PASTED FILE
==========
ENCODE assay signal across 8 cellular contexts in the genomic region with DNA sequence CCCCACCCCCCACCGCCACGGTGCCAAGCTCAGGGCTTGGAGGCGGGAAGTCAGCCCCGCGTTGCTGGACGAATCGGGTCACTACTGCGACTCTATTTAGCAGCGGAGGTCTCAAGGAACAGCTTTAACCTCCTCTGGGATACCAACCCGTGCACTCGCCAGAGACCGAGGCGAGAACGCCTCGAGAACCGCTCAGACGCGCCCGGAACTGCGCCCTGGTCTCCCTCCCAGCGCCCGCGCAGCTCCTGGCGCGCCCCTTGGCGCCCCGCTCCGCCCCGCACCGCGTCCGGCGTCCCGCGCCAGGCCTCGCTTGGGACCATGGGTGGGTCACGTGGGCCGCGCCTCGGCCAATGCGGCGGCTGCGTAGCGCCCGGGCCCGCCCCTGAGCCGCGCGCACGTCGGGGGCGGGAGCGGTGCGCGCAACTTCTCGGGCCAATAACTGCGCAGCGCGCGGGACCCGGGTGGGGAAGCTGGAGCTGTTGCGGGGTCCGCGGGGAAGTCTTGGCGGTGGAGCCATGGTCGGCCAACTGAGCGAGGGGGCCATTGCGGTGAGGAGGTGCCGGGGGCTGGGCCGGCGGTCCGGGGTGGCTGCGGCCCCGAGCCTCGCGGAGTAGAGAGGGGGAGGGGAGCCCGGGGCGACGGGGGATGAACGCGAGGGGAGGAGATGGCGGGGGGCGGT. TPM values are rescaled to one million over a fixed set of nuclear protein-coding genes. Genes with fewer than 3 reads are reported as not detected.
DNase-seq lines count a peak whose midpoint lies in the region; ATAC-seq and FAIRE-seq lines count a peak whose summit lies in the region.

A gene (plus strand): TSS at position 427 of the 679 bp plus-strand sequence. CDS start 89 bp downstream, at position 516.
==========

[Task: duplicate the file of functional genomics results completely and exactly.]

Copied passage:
ENCODE assay signal across 8 cellular contexts in the genomic region with DNA sequence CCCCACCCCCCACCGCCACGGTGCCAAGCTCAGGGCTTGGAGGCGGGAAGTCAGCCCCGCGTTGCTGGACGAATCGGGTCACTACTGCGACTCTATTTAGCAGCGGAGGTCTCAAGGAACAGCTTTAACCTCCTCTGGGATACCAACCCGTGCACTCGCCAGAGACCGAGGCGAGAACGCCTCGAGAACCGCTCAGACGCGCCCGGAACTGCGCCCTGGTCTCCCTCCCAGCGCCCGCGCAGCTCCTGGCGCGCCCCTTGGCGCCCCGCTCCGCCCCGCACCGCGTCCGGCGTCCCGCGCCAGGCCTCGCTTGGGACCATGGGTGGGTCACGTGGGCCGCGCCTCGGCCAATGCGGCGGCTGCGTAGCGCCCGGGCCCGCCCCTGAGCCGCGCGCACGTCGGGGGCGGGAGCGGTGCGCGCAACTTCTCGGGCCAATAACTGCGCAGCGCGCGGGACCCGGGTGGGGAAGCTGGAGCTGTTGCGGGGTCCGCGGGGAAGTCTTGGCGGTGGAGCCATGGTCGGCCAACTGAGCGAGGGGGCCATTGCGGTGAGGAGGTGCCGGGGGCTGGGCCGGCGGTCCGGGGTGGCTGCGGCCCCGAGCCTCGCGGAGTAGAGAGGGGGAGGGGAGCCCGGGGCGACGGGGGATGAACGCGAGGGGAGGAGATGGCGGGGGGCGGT. TPM values are rescaled to one million over a fixed set of nuclear protein-coding genes. Genes with fewer than 3 reads are reported as not detected.
DNase-seq lines count a peak whose midpoint lies in the region; ATAC-seq and FAIRE-seq lines count a peak whose summit lies in the region.

A gene (plus strand): TSS at position 427 of the 679 bp plus-strand sequence. CDS start 89 bp downstream, at position 516.